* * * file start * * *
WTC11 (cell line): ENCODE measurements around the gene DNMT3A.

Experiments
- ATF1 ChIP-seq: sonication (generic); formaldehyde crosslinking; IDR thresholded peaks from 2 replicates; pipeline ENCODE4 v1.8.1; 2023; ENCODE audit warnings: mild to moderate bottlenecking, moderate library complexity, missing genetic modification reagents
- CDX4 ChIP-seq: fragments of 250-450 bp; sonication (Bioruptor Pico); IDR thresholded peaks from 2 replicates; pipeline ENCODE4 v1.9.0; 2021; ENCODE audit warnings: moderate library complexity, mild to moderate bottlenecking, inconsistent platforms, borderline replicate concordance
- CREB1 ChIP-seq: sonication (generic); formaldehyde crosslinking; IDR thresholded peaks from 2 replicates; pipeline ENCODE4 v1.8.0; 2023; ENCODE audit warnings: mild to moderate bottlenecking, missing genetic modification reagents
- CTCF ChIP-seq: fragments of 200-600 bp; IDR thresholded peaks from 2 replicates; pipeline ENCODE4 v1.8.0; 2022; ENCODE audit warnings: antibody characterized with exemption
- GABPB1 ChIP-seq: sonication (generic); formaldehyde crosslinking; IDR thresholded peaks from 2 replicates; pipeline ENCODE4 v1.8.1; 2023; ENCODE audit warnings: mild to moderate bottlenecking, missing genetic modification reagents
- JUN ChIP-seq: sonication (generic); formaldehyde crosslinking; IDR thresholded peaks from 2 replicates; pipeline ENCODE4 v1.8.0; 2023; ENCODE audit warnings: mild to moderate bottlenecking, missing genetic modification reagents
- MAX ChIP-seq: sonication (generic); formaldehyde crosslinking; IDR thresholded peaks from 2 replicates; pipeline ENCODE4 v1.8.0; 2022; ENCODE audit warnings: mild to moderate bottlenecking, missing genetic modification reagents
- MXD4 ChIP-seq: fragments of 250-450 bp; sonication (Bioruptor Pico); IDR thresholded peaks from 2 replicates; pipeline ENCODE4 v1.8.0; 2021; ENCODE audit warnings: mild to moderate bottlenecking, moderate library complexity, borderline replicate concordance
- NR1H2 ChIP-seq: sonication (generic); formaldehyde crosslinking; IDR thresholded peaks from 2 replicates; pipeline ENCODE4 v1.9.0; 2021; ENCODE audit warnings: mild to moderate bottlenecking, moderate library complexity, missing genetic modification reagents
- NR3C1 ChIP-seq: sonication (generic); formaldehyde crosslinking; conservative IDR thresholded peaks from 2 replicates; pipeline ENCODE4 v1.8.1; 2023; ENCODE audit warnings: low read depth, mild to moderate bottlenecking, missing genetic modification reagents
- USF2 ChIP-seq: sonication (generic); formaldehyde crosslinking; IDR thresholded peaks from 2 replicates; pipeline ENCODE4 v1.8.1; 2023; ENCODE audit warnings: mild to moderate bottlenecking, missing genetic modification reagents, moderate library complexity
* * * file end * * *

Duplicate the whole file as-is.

WTC11 (cell line): ENCODE measurements around the gene DNMT3A.

Experiments
- ATF1 ChIP-seq: sonication (generic); formaldehyde crosslinking; IDR thresholded peaks from 2 replicates; pipeline ENCODE4 v1.8.1; 2023; ENCODE audit warnings: mild to moderate bottlenecking, moderate library complexity, missing genetic modification reagents
- CDX4 ChIP-seq: fragments of 250-450 bp; sonication (Bioruptor Pico); IDR thresholded peaks from 2 replicates; pipeline ENCODE4 v1.9.0; 2021; ENCODE audit warnings: moderate library complexity, mild to moderate bottlenecking, inconsistent platforms, borderline replicate concordance
- CREB1 ChIP-seq: sonication (generic); formaldehyde crosslinking; IDR thresholded peaks from 2 replicates; pipeline ENCODE4 v1.8.0; 2023; ENCODE audit warnings: mild to moderate bottlenecking, missing genetic modification reagents
- CTCF ChIP-seq: fragments of 200-600 bp; IDR thresholded peaks from 2 replicates; pipeline ENCODE4 v1.8.0; 2022; ENCODE audit warnings: antibody characterized with exemption
- GABPB1 ChIP-seq: sonication (generic); formaldehyde crosslinking; IDR thresholded peaks from 2 replicates; pipeline ENCODE4 v1.8.1; 2023; ENCODE audit warnings: mild to moderate bottlenecking, missing genetic modification reagents
- JUN ChIP-seq: sonication (generic); formaldehyde crosslinking; IDR thresholded peaks from 2 replicates; pipeline ENCODE4 v1.8.0; 2023; ENCODE audit warnings: mild to moderate bottlenecking, missing genetic modification reagents
- MAX ChIP-seq: sonication (generic); formaldehyde crosslinking; IDR thresholded peaks from 2 replicates; pipeline ENCODE4 v1.8.0; 2022; ENCODE audit warnings: mild to moderate bottlenecking, missing genetic modification reagents
- MXD4 ChIP-seq: fragments of 250-450 bp; sonication (Bioruptor Pico); IDR thresholded peaks from 2 replicates; pipeline ENCODE4 v1.8.0; 2021; ENCODE audit warnings: mild to moderate bottlenecking, moderate library complexity, borderline replicate concordance
- NR1H2 ChIP-seq: sonication (generic); formaldehyde crosslinking; IDR thresholded peaks from 2 replicates; pipeline ENCODE4 v1.9.0; 2021; ENCODE audit warnings: mild to moderate bottlenecking, moderate library complexity, missing genetic modification reagents
- NR3C1 ChIP-seq: sonication (generic); formaldehyde crosslinking; conservative IDR thresholded peaks from 2 replicates; pipeline ENCODE4 v1.8.1; 2023; ENCODE audit warnings: low read depth, mild to moderate bottlenecking, missing genetic modification reagents
- USF2 ChIP-seq: sonication (generic); formaldehyde crosslinking; IDR thresholded peaks from 2 replicates; pipeline ENCODE4 v1.8.1; 2023; ENCODE audit warnings: mild to moderate bottlenecking, missing genetic modification reagents, moderate library complexity